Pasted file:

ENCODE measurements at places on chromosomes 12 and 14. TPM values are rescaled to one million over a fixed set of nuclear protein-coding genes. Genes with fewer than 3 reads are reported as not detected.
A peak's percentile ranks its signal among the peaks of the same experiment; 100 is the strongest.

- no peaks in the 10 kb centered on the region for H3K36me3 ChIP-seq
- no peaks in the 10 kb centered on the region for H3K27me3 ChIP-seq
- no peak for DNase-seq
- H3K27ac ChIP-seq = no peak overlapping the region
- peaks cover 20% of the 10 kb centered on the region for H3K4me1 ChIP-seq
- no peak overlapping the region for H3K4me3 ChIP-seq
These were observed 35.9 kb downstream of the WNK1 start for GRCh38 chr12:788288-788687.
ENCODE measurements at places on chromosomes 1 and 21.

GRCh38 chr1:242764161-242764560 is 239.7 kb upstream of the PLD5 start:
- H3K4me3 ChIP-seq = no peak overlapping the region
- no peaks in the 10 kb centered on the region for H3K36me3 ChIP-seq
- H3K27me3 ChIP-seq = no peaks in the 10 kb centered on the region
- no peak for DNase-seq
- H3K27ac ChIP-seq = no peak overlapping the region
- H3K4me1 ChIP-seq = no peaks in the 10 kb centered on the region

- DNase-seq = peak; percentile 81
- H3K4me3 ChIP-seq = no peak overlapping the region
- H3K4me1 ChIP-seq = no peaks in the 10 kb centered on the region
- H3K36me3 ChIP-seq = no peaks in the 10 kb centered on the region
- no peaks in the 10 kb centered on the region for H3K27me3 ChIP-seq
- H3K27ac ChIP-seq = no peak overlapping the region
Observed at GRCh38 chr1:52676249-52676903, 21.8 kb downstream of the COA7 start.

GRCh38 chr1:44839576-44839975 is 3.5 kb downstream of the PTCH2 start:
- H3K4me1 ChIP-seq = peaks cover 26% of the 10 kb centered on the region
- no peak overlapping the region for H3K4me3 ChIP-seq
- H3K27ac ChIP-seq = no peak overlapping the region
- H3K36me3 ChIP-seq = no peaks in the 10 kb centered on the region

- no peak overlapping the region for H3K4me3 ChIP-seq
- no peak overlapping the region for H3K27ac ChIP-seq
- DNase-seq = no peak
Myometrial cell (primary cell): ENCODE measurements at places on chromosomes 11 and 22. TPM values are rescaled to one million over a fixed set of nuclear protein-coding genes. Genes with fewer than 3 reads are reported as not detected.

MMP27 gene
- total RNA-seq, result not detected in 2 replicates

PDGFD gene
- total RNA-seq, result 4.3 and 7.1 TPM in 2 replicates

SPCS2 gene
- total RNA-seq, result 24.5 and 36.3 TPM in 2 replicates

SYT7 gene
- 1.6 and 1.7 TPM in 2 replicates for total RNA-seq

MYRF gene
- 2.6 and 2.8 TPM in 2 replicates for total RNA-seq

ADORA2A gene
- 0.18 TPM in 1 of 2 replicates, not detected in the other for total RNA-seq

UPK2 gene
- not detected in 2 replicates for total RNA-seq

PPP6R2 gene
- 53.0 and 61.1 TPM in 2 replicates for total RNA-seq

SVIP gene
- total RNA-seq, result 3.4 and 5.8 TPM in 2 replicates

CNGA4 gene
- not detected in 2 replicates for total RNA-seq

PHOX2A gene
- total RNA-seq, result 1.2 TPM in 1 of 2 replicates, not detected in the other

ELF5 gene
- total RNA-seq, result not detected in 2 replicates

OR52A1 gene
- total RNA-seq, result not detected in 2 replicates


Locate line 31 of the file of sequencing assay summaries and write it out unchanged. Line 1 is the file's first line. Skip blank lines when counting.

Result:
- no peak overlapping the region for H3K27ac ChIP-seq